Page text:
For is the Tree of the Field Man

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Zadok Ben-David


Yad Vashem



Plasma cut steel



Description A tree with silhouettes of people instead of leaves tthat are falling
Caption "About four or five years ago, Yad Vashem approached me to make something commemorating the Partisans, the people who fought the Nazis from the forests, and I singled out one tree, which seen from one side looks like an ordinary tree, but when you come closer you start to see hundreds of figures - from the ground to the branches - of men, women and children, and that's where it started," he said."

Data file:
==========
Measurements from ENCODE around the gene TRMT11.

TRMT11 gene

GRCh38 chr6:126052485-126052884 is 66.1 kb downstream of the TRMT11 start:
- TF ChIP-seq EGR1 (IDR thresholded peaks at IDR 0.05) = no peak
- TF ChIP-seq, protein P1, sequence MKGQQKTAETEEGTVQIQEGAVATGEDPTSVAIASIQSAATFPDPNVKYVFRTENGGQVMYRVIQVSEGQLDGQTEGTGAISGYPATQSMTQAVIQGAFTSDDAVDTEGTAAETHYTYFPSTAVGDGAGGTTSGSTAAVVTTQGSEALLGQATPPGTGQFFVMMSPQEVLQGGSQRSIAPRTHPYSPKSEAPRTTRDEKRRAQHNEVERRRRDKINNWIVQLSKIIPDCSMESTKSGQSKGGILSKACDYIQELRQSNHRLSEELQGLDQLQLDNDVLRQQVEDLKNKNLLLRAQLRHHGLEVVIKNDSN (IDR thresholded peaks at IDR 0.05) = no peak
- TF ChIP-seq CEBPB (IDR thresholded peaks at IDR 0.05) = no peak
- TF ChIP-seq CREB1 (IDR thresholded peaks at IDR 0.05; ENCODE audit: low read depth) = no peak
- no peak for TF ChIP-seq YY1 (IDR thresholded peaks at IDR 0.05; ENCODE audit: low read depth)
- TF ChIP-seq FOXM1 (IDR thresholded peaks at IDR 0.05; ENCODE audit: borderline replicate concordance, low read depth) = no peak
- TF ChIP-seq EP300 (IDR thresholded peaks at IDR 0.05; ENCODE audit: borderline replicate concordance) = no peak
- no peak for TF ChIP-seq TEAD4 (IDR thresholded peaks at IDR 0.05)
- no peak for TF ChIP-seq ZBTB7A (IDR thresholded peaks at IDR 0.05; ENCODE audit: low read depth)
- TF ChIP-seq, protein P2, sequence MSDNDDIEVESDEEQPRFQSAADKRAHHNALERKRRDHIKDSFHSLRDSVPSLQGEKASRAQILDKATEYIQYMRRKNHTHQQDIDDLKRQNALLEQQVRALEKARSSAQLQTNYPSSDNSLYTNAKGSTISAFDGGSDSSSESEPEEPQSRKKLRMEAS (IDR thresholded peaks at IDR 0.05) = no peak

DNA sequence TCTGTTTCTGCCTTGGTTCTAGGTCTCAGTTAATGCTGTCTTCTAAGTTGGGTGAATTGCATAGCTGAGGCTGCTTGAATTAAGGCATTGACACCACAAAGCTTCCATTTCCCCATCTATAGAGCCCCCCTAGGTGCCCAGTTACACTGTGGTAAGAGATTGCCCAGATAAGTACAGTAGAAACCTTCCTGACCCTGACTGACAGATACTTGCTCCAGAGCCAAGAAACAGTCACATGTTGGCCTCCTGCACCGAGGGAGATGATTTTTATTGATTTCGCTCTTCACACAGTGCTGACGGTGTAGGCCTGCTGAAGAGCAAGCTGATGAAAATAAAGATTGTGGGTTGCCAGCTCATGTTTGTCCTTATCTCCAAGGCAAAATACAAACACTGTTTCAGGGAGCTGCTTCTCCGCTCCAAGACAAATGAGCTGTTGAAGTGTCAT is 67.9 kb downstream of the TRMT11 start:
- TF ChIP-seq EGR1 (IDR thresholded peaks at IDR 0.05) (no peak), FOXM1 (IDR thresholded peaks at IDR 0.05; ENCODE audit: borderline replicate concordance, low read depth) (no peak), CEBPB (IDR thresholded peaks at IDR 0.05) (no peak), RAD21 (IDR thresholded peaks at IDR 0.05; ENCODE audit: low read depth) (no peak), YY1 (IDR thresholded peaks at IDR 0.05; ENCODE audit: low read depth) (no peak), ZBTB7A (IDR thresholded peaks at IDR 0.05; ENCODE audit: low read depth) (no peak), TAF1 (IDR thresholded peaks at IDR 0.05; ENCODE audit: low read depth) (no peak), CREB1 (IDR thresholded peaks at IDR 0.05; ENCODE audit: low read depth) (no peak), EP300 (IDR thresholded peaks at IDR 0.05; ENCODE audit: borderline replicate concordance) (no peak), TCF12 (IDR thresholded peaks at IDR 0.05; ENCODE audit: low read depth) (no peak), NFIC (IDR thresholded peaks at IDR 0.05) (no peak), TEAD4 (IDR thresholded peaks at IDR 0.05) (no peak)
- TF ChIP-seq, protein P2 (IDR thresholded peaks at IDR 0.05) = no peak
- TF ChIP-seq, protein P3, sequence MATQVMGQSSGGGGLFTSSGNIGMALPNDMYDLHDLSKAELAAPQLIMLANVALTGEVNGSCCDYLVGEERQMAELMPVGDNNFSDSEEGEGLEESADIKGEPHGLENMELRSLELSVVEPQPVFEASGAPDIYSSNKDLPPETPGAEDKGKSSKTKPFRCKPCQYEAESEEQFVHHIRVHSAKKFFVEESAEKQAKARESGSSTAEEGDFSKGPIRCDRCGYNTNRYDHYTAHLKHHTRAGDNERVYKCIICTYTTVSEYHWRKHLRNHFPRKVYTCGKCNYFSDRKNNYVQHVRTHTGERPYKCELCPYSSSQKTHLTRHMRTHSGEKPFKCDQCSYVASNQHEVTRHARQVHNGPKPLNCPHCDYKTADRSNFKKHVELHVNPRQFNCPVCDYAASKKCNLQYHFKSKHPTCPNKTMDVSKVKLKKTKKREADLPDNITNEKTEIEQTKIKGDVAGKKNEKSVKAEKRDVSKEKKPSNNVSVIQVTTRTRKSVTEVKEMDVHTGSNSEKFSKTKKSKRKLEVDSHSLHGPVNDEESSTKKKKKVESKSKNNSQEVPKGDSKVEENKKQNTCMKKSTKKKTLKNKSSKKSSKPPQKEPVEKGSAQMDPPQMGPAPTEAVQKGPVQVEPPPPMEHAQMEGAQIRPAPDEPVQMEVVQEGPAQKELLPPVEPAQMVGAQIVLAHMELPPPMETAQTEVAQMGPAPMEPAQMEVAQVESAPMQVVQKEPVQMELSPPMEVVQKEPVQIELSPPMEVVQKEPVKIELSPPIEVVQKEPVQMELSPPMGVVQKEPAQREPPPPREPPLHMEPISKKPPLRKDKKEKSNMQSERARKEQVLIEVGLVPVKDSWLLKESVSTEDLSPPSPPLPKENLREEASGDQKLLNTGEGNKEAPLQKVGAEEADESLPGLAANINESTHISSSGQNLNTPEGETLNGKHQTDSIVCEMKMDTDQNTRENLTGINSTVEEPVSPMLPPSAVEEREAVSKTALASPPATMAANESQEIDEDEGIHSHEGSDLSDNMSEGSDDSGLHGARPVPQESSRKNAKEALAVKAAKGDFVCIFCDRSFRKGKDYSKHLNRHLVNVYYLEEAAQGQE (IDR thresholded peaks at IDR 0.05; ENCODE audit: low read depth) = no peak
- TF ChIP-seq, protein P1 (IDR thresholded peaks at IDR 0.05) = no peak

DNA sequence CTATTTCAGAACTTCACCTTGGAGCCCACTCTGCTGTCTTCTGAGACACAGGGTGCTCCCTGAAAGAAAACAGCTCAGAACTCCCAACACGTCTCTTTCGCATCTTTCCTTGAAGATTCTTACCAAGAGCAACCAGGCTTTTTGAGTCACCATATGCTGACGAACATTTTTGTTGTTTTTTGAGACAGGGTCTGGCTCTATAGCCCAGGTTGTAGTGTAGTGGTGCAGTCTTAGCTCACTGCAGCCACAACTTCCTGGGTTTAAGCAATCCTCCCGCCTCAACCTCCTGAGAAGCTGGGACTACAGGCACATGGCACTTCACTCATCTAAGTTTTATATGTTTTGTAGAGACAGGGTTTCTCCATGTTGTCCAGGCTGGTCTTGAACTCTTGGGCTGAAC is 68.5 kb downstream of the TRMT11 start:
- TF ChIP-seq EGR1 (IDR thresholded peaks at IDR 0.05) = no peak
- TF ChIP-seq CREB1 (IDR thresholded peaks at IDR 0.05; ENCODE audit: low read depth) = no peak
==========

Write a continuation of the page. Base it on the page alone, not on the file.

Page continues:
"Why, then, does the Torah compare man to 'a tree of the field'? Because the ultimate purpose of man's intellect is that it should affect his emotions and cause them to follow his intellect's prompting. Just as the greatest benefit of a tree is the fruit it produces, so, too, the greatest hallmark of man must be the fruit that his intellect produces - the knowledge being absorbed by his emotions to create the proper feelings, and then actions. Only when our intellectual understanding does not remain in the realm of the abstract but is translated into emotion and motive, ultimately affecting our actions, can we consider ourselves a fully developed and complete human being. Trees that you know do not yield food shall be cut down. Intellect that remains cold and aloof is like a tree that has not produced fruit - it hasn't served its function."